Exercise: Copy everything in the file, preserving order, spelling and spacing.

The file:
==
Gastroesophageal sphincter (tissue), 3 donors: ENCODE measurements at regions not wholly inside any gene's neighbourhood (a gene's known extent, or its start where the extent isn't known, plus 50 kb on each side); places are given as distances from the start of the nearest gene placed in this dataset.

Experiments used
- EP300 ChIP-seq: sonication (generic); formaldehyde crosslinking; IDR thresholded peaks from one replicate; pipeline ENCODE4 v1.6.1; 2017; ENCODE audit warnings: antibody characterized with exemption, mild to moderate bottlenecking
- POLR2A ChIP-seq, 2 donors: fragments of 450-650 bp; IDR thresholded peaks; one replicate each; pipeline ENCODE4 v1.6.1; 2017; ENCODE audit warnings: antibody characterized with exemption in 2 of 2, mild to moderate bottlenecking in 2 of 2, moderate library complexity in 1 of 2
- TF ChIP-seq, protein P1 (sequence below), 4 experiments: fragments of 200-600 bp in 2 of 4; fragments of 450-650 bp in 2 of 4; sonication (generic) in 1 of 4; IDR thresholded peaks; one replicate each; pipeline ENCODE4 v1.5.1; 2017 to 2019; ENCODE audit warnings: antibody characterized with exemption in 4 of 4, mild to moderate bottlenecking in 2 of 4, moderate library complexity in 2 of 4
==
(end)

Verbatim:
Gastroesophageal sphincter (tissue), 3 donors: ENCODE measurements at regions not wholly inside any gene's neighbourhood (a gene's known extent, or its start where the extent isn't known, plus 50 kb on each side); places are given as distances from the start of the nearest gene placed in this dataset.

Experiments used
- EP300 ChIP-seq: sonication (generic); formaldehyde crosslinking; IDR thresholded peaks from one replicate; pipeline ENCODE4 v1.6.1; 2017; ENCODE audit warnings: antibody characterized with exemption, mild to moderate bottlenecking
- POLR2A ChIP-seq, 2 donors: fragments of 450-650 bp; IDR thresholded peaks; one replicate each; pipeline ENCODE4 v1.6.1; 2017; ENCODE audit warnings: antibody characterized with exemption in 2 of 2, mild to moderate bottlenecking in 2 of 2, moderate library complexity in 1 of 2
- TF ChIP-seq, protein P1 (sequence below), 4 experiments: fragments of 200-600 bp in 2 of 4; fragments of 450-650 bp in 2 of 4; sonication (generic) in 1 of 4; IDR thresholded peaks; one replicate each; pipeline ENCODE4 v1.5.1; 2017 to 2019; ENCODE audit warnings: antibody characterized with exemption in 4 of 4, mild to moderate bottlenecking in 2 of 4, moderate library complexity in 2 of 4